When Nancy Pelosi was elected Speaker of the House of Representatives following last November’s elections, in which Democrats won a majority of seats in the House, she and fellow representatives promised an end to earmark projects. After years of preaching fiscal constraint, the Republican Party found itself having to defend “pork barrel” projects like Alaska’s notorious “Bridge to Nowhere.”
Earmarks are a way for congressmen, at both the federal and state level, to show their patronage of the districts they represent. Many of the projects are indeed important in the home state, or district, and can at times be difficult to explain to taxpayers that don’t reside in those districts. But a recent report on CNN would seem to indicate that Congress would rather not try to explain the estimated 32,000 earmarks, and instead would prefer to hide behind a cloak of darkness. According to the CNN report, out of 435 U.S. Representatives’ offices called, only 31 of them made their requests for the 2008 budget year available. Three hundred and twenty-nine did not respond to the request and 68 reportedly refused to provide the list.
Government budgets are public information, and as part of those budgets “legislatively directed spending” as earmarking for pork projects is now being called on Capitol Hill, fall under that same umbrella. That applies to local, state and federal governments. Because it is public information, watchdog groups are able to uncover wasteful spending programs, but generally not until spending packages are approved and published.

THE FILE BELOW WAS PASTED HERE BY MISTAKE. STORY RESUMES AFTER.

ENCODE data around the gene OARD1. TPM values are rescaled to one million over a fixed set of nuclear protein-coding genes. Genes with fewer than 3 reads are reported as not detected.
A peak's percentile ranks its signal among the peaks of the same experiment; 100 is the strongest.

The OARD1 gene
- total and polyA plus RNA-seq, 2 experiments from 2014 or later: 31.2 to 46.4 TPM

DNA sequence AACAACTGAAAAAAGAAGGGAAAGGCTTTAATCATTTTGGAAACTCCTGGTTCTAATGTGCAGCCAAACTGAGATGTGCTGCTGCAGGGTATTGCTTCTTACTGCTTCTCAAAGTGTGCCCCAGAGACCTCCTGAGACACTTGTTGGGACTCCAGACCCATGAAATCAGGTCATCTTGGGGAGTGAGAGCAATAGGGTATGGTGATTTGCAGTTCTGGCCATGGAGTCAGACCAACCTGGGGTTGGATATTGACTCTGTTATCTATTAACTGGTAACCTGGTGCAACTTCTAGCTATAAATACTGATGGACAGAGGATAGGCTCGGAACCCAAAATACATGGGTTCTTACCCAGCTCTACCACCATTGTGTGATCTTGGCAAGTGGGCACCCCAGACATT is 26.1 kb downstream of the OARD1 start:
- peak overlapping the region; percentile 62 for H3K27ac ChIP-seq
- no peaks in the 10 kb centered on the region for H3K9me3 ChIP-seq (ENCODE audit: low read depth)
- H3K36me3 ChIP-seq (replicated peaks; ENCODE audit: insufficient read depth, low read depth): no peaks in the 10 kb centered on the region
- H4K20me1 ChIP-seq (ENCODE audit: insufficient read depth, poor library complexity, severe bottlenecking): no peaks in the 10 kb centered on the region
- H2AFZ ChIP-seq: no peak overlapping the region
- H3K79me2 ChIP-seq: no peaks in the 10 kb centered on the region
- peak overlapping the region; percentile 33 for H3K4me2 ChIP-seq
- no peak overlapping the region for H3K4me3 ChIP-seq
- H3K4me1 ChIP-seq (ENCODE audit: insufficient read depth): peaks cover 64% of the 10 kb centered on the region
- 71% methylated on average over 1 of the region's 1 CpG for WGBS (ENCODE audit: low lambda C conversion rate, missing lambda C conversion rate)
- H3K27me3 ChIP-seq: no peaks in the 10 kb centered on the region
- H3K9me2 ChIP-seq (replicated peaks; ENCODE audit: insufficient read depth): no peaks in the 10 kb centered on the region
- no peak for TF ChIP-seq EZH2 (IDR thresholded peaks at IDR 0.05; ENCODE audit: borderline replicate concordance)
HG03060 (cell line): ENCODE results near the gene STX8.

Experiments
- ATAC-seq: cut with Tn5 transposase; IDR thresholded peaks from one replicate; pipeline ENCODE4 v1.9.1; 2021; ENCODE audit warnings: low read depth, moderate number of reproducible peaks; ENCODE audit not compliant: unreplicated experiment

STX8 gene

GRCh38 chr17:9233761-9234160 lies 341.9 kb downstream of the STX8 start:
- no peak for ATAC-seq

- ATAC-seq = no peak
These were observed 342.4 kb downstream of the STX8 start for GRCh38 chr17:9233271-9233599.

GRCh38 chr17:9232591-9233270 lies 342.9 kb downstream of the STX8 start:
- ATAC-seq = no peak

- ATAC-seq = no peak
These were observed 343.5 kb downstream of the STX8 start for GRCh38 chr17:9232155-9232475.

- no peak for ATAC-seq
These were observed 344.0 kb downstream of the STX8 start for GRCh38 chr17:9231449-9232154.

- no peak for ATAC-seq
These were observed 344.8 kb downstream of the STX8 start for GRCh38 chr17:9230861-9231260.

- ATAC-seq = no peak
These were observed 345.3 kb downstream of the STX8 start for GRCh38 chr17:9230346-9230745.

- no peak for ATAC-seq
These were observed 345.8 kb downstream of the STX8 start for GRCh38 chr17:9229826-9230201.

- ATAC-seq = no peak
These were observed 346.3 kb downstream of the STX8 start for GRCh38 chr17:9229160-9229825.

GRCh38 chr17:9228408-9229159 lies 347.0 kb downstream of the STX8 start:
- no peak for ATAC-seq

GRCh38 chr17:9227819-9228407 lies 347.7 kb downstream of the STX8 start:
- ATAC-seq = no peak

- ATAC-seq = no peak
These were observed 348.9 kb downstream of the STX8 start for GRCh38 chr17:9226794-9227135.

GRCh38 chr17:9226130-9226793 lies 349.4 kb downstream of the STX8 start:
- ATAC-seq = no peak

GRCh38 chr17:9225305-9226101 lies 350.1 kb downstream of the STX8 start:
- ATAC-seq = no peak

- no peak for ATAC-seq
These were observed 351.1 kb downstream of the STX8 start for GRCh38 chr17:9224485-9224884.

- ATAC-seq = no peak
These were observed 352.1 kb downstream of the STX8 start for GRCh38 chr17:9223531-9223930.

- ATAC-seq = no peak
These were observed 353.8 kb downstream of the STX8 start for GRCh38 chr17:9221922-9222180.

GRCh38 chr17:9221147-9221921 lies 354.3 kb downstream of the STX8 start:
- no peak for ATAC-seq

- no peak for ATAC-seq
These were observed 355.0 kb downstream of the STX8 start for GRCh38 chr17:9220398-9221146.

Watchdog groups do an adequate job of uncovering government-spending abuses after the fact, the open government laws were written and enacted to make sure taxpayers were apprised of the government’s actions as they are drafted and debated. So called “Sunshine laws” are in place to make sure that the press is able to obtain and report facts as they develop — not after a vote’s taken place.
This past January, Democrats re-wrote House rules so that earmarks would at least be included and identified in documents as spending bills were debated. That position has softened to the point that it will only be during the conferee period that the earmarks will see the light of day. As expected, Republicans are crying foul — even though they indulge in as many pork projects as their counterparts across the aisle.
There’s an old saying that goes along the lines of “it’s not pork when it’s for my district.” There are many strong arguments for that position. The snapshots of spending projects that most of the public see come from television news programs looking for ratings, on niche Web sites with sometimes questionable reporting — in other words from venues that throw out numbers without explanation. The CNN report talks about last year’s requests for of $400 hammers, unwanted cargo planes, silly museums and other projects. But unmentioned among those earmarks were flood control projects, medical research and other worthwhile projects.
What happens to the universally “accepted” or good projects, though, is that they are grouped together with the “silly” pork projects. The leading reason for this is because in the absence of information, the public will draw its own conclusions. Because more than three-quarters of our nation’s elected officials refused to provide information about the projects they wanted funded in their districts, their good projects that help house the homeless, fund cancer research and other worthwhile efforts get lumped together with projects that sound ridiculous to most of us.
As taxpayers, let us hope that the recent experiment to bring the earmarks to light has the desired effect on our elected officials, and that some of the 404 Representatives who would not provide their lists of projects change their position and allow these projects to see the light of day. Taxpayers ought to know what they are buying before they agree to pay for it.
Bill Crist is associate publisher of the Brownwood Bulletin. His column appears on Wednesday. He may be reached by e-mail at email@example.com.